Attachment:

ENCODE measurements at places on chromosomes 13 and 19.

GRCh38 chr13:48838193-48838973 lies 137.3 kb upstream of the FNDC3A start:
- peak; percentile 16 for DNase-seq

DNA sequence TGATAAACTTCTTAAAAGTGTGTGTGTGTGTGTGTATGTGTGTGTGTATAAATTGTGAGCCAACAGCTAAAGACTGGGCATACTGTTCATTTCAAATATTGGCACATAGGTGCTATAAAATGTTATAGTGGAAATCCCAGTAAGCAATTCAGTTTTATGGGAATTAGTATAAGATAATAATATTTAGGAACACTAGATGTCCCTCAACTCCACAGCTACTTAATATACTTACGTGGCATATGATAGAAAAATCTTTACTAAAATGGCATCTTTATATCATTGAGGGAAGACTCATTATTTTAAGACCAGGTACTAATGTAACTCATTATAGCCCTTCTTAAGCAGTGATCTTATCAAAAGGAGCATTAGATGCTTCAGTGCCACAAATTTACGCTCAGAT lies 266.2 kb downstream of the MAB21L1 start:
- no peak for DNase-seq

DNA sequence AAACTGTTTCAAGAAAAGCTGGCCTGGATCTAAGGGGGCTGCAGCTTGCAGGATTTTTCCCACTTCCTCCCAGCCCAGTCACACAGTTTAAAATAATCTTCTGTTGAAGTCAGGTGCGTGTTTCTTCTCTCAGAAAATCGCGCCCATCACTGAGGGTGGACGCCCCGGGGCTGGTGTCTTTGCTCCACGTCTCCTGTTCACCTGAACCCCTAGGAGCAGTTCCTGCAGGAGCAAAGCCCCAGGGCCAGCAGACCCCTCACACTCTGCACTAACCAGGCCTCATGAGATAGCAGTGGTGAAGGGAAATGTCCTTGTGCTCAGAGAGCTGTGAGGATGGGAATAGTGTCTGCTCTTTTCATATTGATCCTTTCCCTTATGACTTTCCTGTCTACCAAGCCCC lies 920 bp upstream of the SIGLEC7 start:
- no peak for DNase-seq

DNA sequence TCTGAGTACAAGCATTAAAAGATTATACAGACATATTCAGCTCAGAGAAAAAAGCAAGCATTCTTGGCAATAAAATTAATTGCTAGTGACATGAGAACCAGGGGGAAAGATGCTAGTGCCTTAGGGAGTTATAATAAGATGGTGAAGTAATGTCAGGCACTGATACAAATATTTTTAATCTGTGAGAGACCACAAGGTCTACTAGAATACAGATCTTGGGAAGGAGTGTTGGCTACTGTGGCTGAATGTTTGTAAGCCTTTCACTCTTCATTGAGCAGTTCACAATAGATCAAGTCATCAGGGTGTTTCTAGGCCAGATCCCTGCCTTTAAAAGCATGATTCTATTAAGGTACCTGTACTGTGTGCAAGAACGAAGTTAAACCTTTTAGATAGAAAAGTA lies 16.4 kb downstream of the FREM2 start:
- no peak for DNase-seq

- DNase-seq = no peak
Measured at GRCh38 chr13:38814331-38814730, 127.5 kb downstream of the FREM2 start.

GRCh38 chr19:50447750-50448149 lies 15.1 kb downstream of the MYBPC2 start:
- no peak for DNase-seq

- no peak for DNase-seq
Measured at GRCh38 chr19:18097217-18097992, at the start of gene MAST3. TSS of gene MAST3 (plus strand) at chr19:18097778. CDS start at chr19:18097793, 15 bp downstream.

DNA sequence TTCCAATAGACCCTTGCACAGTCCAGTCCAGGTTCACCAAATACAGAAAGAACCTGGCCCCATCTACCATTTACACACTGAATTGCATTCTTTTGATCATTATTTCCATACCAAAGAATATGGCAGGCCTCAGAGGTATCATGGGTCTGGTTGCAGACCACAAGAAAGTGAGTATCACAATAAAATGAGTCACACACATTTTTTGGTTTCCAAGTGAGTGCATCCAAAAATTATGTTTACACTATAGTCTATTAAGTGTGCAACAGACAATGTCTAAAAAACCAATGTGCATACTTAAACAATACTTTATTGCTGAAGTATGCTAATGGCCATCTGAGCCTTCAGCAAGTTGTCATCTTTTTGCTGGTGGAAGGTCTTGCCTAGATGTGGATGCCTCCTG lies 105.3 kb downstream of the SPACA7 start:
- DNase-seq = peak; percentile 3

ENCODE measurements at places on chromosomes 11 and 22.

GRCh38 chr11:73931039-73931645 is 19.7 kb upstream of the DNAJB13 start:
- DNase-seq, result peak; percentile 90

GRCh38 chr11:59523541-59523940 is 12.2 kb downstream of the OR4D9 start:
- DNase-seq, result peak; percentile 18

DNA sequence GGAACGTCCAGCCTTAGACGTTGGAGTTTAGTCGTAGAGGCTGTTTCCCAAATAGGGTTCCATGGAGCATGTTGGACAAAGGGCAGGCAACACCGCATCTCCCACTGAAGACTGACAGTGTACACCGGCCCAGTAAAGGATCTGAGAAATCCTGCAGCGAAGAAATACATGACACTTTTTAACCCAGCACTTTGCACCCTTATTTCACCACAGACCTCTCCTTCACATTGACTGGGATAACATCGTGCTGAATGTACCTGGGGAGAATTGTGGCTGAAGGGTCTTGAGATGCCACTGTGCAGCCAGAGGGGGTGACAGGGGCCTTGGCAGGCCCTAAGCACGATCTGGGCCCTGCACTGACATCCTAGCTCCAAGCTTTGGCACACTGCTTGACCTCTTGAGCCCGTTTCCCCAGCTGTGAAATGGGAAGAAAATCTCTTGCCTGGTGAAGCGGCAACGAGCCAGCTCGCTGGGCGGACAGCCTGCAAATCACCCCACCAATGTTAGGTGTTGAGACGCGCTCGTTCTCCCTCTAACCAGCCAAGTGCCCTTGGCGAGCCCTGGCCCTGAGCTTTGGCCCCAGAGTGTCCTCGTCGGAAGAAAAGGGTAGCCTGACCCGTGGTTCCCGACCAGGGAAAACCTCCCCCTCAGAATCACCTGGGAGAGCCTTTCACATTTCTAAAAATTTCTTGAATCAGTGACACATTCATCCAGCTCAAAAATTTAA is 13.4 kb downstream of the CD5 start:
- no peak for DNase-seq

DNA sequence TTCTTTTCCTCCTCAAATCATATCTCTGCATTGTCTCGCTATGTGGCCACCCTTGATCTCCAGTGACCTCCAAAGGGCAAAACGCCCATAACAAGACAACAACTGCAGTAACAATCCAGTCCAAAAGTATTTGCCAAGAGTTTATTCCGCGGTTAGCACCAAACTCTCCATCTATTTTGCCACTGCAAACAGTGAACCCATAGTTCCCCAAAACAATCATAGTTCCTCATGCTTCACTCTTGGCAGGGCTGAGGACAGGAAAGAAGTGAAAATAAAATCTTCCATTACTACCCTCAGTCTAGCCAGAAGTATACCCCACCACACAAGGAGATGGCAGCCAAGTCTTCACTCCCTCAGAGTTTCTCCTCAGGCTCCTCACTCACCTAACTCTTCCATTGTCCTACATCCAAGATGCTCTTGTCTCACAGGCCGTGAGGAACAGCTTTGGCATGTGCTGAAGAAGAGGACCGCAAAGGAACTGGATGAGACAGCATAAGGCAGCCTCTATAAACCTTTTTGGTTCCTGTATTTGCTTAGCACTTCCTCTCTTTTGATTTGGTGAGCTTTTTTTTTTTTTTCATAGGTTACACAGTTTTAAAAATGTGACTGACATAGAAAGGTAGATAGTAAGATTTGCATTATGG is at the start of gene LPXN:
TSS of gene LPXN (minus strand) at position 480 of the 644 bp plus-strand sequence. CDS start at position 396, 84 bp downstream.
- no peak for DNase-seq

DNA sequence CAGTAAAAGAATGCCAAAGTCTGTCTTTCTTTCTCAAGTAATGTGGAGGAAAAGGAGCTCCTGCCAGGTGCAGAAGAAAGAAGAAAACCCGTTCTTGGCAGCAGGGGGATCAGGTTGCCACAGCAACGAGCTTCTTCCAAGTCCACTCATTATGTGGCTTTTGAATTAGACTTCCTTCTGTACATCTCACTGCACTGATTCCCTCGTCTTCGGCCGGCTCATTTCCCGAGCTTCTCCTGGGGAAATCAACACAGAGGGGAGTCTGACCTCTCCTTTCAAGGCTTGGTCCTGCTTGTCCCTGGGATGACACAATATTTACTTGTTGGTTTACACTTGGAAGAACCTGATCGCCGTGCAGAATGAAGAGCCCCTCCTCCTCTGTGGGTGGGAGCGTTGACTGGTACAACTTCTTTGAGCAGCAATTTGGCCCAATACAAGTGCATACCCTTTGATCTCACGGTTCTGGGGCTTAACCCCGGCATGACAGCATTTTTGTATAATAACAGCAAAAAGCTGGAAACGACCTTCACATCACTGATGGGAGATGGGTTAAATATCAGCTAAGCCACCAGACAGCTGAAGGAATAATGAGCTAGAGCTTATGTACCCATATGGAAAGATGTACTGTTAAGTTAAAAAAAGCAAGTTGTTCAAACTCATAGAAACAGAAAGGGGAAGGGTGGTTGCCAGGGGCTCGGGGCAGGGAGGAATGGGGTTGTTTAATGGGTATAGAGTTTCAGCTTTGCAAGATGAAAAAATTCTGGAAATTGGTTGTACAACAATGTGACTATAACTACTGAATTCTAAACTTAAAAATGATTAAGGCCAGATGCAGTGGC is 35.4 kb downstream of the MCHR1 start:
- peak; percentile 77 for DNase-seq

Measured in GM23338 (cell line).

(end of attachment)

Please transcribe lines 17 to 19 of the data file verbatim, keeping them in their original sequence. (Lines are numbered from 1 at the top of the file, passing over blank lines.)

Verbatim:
- DNase-seq = peak; percentile 3

ENCODE measurements at places on chromosomes 11 and 22.

GRCh38 chr11:73931039-73931645 is 19.7 kb upstream of the DNAJB13 start: